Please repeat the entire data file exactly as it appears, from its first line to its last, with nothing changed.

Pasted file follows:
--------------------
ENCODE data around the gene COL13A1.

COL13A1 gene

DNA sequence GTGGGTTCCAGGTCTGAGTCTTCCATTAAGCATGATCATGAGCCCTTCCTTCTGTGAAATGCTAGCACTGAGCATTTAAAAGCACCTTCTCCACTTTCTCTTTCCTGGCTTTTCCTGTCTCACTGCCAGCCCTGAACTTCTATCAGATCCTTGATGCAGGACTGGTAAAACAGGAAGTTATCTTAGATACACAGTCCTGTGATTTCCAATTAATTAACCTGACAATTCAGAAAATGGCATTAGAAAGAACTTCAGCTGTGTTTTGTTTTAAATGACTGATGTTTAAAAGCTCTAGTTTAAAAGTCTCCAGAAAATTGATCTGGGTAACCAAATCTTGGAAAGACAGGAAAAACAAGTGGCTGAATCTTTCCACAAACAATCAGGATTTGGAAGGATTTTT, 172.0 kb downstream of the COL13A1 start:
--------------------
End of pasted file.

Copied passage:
ENCODE data around the gene COL13A1.

COL13A1 gene

DNA sequence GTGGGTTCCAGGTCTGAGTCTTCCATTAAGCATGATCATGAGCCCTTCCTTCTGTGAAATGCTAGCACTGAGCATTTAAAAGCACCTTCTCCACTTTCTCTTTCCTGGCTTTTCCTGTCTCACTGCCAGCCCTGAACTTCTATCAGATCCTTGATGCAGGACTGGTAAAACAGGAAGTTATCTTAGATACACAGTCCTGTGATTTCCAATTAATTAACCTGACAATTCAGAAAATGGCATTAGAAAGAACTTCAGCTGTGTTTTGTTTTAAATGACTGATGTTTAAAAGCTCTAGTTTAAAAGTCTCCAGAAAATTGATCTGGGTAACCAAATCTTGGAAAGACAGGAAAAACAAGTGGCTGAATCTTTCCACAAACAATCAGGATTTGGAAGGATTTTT, 172.0 kb downstream of the COL13A1 start: